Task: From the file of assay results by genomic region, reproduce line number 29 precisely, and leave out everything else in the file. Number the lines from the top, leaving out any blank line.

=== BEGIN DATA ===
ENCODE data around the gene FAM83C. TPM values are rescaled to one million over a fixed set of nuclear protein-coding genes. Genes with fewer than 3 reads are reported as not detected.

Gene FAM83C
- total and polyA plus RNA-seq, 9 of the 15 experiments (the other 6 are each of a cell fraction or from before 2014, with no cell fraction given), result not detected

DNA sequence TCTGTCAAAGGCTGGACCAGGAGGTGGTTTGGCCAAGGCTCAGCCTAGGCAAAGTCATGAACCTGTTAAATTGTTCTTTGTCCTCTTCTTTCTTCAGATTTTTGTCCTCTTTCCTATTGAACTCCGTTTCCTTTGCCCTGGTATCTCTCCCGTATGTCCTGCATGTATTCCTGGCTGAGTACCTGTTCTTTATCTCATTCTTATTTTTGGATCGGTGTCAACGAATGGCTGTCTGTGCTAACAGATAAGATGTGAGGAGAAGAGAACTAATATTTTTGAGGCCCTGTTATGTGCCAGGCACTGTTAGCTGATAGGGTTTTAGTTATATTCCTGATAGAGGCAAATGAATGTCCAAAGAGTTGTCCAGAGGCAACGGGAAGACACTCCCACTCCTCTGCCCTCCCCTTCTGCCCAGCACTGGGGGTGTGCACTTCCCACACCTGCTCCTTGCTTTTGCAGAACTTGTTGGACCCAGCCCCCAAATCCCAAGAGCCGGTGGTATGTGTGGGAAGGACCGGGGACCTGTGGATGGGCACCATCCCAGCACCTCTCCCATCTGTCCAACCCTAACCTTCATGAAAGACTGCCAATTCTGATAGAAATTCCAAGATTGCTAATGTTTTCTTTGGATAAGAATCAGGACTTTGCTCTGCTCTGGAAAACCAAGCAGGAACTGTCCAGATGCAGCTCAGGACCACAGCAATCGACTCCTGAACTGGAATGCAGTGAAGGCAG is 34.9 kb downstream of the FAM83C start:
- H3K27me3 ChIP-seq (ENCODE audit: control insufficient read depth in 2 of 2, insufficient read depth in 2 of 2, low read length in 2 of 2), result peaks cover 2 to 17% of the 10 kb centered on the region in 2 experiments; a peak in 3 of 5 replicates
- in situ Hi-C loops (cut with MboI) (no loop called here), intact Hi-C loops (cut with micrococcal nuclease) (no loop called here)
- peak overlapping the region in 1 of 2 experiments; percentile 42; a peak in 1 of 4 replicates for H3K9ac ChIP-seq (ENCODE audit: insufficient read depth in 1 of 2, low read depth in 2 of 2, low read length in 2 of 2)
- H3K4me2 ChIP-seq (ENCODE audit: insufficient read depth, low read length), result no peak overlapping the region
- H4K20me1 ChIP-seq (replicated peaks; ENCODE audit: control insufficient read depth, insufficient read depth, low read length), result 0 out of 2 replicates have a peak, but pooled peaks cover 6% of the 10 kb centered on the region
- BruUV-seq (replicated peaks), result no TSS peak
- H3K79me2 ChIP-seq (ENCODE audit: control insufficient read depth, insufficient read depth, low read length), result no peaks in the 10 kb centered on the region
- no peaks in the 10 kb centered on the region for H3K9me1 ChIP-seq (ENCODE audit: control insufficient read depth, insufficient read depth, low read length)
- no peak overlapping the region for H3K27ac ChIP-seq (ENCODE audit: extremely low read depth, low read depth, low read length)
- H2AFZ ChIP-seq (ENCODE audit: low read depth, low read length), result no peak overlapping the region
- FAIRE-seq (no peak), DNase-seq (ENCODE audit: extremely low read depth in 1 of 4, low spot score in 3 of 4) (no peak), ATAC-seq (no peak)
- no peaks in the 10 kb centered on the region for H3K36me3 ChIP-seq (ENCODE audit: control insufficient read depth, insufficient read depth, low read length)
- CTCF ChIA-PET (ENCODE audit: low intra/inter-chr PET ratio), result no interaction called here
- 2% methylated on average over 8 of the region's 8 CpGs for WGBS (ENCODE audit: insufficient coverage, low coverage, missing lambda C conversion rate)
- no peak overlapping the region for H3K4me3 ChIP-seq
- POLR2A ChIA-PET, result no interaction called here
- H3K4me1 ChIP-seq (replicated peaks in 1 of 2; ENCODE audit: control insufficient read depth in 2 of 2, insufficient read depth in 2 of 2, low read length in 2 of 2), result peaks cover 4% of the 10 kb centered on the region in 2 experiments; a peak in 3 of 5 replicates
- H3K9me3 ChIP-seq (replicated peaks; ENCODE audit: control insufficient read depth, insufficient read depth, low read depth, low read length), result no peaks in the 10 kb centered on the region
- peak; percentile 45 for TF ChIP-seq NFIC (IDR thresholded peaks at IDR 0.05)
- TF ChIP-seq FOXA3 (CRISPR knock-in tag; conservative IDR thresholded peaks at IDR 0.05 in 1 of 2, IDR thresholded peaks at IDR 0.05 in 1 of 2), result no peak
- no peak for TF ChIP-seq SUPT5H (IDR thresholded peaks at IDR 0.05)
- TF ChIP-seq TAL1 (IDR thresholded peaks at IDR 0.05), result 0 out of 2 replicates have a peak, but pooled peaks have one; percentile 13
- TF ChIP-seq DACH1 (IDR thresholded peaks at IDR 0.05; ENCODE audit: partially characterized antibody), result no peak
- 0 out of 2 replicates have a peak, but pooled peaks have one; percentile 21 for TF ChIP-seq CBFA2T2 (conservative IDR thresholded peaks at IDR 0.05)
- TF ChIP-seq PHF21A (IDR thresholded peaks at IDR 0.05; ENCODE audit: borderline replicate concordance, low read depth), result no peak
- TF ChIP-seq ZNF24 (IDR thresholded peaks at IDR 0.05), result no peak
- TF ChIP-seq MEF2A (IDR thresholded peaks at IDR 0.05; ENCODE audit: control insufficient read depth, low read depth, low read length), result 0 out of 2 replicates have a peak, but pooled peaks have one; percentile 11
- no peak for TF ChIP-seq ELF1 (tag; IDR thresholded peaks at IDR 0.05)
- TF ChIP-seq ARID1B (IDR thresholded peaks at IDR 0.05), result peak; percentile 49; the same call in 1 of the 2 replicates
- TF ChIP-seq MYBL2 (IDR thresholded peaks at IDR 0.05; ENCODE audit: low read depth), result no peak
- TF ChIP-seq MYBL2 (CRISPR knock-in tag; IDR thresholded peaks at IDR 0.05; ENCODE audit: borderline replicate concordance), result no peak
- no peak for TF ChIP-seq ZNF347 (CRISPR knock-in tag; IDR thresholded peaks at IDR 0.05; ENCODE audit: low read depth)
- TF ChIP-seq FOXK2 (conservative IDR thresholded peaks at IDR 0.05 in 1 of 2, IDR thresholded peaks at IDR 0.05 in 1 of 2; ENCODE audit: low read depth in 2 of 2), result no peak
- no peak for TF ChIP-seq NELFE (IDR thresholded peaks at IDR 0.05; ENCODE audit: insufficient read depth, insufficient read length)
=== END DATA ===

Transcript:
- TF ChIP-seq PHF21A (IDR thresholded peaks at IDR 0.05; ENCODE audit: borderline replicate concordance, low read depth), result no peak